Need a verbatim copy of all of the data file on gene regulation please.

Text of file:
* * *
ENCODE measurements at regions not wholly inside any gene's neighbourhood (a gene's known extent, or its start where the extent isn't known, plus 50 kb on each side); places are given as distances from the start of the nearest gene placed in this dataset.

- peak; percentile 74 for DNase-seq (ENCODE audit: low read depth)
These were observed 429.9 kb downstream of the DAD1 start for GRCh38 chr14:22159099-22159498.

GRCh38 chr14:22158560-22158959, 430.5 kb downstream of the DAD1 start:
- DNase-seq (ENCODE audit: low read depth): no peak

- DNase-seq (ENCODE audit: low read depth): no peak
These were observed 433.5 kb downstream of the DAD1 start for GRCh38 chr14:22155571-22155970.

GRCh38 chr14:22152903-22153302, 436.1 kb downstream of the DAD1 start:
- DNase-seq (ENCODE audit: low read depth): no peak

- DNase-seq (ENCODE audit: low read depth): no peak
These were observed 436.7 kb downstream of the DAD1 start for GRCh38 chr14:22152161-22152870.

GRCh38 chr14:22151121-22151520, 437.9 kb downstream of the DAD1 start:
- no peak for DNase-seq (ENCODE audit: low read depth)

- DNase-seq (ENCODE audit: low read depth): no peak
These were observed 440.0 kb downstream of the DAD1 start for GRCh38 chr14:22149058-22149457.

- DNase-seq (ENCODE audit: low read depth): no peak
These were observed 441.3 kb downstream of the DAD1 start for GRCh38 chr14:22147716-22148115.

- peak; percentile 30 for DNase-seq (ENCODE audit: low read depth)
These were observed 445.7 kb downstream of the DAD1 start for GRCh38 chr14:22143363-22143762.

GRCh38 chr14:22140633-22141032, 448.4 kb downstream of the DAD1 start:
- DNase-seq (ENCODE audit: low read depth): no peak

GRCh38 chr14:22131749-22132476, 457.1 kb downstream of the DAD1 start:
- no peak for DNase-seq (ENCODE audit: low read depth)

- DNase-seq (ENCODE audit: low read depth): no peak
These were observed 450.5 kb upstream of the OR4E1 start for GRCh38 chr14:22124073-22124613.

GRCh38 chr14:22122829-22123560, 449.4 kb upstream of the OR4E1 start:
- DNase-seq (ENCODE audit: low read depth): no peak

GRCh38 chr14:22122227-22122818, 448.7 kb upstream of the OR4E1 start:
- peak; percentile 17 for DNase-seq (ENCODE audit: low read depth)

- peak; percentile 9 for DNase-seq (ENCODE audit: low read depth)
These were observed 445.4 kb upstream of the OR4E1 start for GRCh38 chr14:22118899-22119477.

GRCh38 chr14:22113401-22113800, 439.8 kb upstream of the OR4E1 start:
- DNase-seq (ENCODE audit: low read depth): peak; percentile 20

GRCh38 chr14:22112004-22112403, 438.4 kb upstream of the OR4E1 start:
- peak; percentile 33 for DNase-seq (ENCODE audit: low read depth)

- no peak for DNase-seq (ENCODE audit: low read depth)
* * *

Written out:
ENCODE measurements at regions not wholly inside any gene's neighbourhood (a gene's known extent, or its start where the extent isn't known, plus 50 kb on each side); places are given as distances from the start of the nearest gene placed in this dataset.

- peak; percentile 74 for DNase-seq (ENCODE audit: low read depth)
These were observed 429.9 kb downstream of the DAD1 start for GRCh38 chr14:22159099-22159498.

GRCh38 chr14:22158560-22158959, 430.5 kb downstream of the DAD1 start:
- DNase-seq (ENCODE audit: low read depth): no peak

- DNase-seq (ENCODE audit: low read depth): no peak
These were observed 433.5 kb downstream of the DAD1 start for GRCh38 chr14:22155571-22155970.

GRCh38 chr14:22152903-22153302, 436.1 kb downstream of the DAD1 start:
- DNase-seq (ENCODE audit: low read depth): no peak

- DNase-seq (ENCODE audit: low read depth): no peak
These were observed 436.7 kb downstream of the DAD1 start for GRCh38 chr14:22152161-22152870.

GRCh38 chr14:22151121-22151520, 437.9 kb downstream of the DAD1 start:
- no peak for DNase-seq (ENCODE audit: low read depth)

- DNase-seq (ENCODE audit: low read depth): no peak
These were observed 440.0 kb downstream of the DAD1 start for GRCh38 chr14:22149058-22149457.

- DNase-seq (ENCODE audit: low read depth): no peak
These were observed 441.3 kb downstream of the DAD1 start for GRCh38 chr14:22147716-22148115.

- peak; percentile 30 for DNase-seq (ENCODE audit: low read depth)
These were observed 445.7 kb downstream of the DAD1 start for GRCh38 chr14:22143363-22143762.

GRCh38 chr14:22140633-22141032, 448.4 kb downstream of the DAD1 start:
- DNase-seq (ENCODE audit: low read depth): no peak

GRCh38 chr14:22131749-22132476, 457.1 kb downstream of the DAD1 start:
- no peak for DNase-seq (ENCODE audit: low read depth)

- DNase-seq (ENCODE audit: low read depth): no peak
These were observed 450.5 kb upstream of the OR4E1 start for GRCh38 chr14:22124073-22124613.

GRCh38 chr14:22122829-22123560, 449.4 kb upstream of the OR4E1 start:
- DNase-seq (ENCODE audit: low read depth): no peak

GRCh38 chr14:22122227-22122818, 448.7 kb upstream of the OR4E1 start:
- peak; percentile 17 for DNase-seq (ENCODE audit: low read depth)

- peak; percentile 9 for DNase-seq (ENCODE audit: low read depth)
These were observed 445.4 kb upstream of the OR4E1 start for GRCh38 chr14:22118899-22119477.

GRCh38 chr14:22113401-22113800, 439.8 kb upstream of the OR4E1 start:
- DNase-seq (ENCODE audit: low read depth): peak; percentile 20

GRCh38 chr14:22112004-22112403, 438.4 kb upstream of the OR4E1 start:
- peak; percentile 33 for DNase-seq (ENCODE audit: low read depth)

- no peak for DNase-seq (ENCODE audit: low read depth)